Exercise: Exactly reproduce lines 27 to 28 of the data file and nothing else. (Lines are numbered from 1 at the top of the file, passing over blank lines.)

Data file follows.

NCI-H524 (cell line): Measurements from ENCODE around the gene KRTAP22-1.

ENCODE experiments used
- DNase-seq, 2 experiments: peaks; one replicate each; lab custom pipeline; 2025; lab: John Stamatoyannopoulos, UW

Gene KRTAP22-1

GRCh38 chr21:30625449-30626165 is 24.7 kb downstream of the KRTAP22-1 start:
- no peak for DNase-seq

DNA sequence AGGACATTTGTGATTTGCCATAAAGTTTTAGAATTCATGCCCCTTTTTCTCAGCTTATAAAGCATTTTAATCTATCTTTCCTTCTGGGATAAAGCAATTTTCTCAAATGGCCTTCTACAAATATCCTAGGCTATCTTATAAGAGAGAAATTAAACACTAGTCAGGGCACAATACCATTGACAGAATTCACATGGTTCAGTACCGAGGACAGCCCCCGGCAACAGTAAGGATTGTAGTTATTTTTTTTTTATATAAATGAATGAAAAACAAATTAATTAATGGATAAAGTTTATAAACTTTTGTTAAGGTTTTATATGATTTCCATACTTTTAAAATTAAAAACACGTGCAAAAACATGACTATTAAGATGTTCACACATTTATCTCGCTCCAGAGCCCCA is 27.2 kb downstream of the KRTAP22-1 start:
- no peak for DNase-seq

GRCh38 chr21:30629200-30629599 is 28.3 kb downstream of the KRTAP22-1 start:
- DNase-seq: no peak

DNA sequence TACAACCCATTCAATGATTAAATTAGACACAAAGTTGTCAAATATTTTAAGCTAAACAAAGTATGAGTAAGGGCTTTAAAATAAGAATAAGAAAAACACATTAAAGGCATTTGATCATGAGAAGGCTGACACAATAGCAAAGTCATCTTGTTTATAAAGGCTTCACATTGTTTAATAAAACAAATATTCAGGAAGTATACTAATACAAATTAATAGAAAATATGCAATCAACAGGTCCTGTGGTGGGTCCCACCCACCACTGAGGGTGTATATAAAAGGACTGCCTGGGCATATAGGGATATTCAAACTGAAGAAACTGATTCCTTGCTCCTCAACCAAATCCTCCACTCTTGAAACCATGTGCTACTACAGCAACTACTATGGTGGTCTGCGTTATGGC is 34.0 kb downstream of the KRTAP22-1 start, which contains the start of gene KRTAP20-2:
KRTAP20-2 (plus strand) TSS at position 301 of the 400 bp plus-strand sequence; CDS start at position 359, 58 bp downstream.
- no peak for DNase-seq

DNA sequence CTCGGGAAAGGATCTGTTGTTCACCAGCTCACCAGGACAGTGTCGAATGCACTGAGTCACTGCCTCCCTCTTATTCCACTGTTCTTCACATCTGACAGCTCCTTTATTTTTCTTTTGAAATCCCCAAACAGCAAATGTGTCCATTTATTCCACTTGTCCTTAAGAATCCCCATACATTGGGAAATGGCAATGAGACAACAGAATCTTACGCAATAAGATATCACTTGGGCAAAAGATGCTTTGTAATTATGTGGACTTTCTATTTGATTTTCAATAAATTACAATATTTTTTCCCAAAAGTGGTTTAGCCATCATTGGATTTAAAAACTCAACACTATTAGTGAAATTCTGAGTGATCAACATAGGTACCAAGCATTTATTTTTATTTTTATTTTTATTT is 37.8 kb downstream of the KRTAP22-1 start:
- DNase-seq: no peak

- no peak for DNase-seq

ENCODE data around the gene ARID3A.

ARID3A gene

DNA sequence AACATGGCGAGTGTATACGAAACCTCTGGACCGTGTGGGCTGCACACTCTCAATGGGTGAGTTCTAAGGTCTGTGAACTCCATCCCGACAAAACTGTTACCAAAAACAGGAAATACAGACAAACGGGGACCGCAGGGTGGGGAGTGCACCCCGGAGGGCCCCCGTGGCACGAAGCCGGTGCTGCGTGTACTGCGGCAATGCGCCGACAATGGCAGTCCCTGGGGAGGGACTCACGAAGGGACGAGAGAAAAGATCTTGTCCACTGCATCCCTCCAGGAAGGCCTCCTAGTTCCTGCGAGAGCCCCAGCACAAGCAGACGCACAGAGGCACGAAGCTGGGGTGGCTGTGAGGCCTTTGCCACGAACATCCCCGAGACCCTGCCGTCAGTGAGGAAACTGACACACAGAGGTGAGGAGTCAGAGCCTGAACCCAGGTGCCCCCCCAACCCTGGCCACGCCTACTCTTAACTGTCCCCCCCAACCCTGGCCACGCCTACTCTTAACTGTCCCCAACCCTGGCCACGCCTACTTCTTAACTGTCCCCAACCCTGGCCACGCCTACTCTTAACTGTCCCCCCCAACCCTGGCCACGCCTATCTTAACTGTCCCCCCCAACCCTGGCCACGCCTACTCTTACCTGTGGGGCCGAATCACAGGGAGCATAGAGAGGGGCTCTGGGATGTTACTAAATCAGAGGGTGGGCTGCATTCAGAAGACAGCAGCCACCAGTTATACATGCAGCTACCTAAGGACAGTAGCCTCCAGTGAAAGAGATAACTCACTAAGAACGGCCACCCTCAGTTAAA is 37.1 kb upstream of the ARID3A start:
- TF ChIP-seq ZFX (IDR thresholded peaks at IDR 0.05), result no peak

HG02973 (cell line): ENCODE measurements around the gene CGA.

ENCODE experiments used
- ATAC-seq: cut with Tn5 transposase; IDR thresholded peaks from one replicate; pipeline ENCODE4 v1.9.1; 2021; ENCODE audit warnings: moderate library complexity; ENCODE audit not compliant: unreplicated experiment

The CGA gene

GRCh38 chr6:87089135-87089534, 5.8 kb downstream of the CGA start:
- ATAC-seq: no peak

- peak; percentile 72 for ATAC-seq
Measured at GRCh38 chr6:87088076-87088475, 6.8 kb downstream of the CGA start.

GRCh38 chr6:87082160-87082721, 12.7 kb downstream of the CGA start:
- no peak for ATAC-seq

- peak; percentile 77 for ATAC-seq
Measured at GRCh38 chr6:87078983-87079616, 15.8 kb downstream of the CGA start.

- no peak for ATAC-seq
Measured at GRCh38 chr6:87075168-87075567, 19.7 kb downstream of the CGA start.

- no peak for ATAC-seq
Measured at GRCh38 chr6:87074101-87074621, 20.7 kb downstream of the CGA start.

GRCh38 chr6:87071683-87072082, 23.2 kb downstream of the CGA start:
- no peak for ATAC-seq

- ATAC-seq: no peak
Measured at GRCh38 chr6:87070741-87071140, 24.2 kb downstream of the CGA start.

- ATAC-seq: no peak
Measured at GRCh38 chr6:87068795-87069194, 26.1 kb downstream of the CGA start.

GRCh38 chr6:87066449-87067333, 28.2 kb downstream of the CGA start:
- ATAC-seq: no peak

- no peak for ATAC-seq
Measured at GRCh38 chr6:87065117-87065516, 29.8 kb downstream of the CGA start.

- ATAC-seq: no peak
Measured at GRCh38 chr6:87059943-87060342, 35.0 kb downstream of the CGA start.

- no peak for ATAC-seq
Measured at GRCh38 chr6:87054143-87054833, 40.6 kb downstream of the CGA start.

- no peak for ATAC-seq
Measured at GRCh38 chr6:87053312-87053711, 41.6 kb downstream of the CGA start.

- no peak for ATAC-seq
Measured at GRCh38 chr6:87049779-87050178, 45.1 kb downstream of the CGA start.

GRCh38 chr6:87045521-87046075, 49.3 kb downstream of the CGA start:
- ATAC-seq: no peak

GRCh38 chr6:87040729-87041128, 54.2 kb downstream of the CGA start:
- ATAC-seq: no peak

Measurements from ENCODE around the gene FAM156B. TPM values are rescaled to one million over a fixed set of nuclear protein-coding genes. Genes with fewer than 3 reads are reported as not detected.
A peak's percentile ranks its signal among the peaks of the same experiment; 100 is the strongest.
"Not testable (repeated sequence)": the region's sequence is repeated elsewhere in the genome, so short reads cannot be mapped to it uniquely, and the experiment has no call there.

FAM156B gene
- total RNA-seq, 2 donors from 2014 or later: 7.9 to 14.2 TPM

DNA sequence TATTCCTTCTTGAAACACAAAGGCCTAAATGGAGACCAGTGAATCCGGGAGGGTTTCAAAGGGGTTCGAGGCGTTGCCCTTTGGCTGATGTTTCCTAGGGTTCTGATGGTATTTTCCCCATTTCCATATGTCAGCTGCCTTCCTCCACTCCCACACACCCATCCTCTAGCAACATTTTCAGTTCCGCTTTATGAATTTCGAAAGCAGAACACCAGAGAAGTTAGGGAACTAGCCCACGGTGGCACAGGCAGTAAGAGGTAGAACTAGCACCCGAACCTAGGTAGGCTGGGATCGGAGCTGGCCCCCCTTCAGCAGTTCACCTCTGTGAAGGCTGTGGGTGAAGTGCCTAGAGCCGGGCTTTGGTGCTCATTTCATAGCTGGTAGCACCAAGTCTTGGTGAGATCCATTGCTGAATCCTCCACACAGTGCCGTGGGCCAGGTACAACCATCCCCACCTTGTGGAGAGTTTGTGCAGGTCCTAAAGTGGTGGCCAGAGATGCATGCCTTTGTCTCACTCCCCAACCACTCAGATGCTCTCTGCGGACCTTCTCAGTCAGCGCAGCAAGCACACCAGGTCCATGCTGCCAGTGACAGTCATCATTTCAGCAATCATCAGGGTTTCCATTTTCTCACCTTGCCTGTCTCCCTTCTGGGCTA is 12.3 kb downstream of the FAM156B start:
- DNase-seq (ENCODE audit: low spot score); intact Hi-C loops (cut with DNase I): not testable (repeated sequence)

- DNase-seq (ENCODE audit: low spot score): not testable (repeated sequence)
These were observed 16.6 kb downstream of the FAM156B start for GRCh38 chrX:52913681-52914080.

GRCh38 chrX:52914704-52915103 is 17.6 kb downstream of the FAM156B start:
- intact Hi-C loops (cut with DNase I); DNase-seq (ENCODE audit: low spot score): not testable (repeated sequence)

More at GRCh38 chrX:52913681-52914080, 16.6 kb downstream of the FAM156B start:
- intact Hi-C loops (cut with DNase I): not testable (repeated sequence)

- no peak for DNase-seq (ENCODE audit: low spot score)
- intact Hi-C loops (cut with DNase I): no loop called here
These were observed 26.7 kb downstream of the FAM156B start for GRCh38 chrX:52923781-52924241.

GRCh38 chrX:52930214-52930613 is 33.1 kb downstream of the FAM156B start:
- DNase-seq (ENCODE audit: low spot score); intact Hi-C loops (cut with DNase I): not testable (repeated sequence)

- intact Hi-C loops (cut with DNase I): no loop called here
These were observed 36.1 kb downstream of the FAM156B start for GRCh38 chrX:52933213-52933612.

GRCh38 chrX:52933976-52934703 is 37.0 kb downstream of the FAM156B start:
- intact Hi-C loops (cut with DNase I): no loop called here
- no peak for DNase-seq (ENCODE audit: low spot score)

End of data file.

- peak; percentile 72 for ATAC-seq
Measured at GRCh38 chr6:87088076-87088475, 6.8 kb downstream of the CGA start.